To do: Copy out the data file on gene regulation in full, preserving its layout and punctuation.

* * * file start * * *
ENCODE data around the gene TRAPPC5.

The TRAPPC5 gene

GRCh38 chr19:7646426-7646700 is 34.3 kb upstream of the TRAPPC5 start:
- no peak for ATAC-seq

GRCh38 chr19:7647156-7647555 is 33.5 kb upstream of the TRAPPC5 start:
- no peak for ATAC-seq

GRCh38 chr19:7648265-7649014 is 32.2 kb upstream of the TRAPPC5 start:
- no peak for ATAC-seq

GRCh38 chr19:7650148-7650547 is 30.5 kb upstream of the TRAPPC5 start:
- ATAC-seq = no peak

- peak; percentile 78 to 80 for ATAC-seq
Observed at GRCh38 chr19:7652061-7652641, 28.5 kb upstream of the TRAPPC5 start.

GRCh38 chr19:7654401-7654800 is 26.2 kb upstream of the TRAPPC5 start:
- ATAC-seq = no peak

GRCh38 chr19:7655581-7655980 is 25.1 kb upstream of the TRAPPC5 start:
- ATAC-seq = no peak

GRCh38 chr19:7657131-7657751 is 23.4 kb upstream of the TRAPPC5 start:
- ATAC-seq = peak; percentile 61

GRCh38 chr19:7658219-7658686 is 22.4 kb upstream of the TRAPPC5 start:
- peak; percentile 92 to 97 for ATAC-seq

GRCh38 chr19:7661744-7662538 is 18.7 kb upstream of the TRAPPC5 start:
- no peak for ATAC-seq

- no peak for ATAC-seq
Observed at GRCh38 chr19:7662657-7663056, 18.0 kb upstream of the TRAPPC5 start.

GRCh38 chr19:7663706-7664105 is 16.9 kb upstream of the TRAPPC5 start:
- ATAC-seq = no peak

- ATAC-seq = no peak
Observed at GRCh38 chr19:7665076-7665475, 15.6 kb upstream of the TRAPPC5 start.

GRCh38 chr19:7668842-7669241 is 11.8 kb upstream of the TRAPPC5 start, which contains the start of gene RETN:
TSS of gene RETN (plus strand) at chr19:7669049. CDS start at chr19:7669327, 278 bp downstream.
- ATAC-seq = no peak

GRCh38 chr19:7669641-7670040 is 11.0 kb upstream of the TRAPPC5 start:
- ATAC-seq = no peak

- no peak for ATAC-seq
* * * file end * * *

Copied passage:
ENCODE data around the gene TRAPPC5.

The TRAPPC5 gene

GRCh38 chr19:7646426-7646700 is 34.3 kb upstream of the TRAPPC5 start:
- no peak for ATAC-seq

GRCh38 chr19:7647156-7647555 is 33.5 kb upstream of the TRAPPC5 start:
- no peak for ATAC-seq

GRCh38 chr19:7648265-7649014 is 32.2 kb upstream of the TRAPPC5 start:
- no peak for ATAC-seq

GRCh38 chr19:7650148-7650547 is 30.5 kb upstream of the TRAPPC5 start:
- ATAC-seq = no peak

- peak; percentile 78 to 80 for ATAC-seq
Observed at GRCh38 chr19:7652061-7652641, 28.5 kb upstream of the TRAPPC5 start.

GRCh38 chr19:7654401-7654800 is 26.2 kb upstream of the TRAPPC5 start:
- ATAC-seq = no peak

GRCh38 chr19:7655581-7655980 is 25.1 kb upstream of the TRAPPC5 start:
- ATAC-seq = no peak

GRCh38 chr19:7657131-7657751 is 23.4 kb upstream of the TRAPPC5 start:
- ATAC-seq = peak; percentile 61

GRCh38 chr19:7658219-7658686 is 22.4 kb upstream of the TRAPPC5 start:
- peak; percentile 92 to 97 for ATAC-seq

GRCh38 chr19:7661744-7662538 is 18.7 kb upstream of the TRAPPC5 start:
- no peak for ATAC-seq

- no peak for ATAC-seq
Observed at GRCh38 chr19:7662657-7663056, 18.0 kb upstream of the TRAPPC5 start.

GRCh38 chr19:7663706-7664105 is 16.9 kb upstream of the TRAPPC5 start:
- ATAC-seq = no peak

- ATAC-seq = no peak
Observed at GRCh38 chr19:7665076-7665475, 15.6 kb upstream of the TRAPPC5 start.

GRCh38 chr19:7668842-7669241 is 11.8 kb upstream of the TRAPPC5 start, which contains the start of gene RETN:
TSS of gene RETN (plus strand) at chr19:7669049. CDS start at chr19:7669327, 278 bp downstream.
- ATAC-seq = no peak

GRCh38 chr19:7669641-7670040 is 11.0 kb upstream of the TRAPPC5 start:
- ATAC-seq = no peak

- no peak for ATAC-seq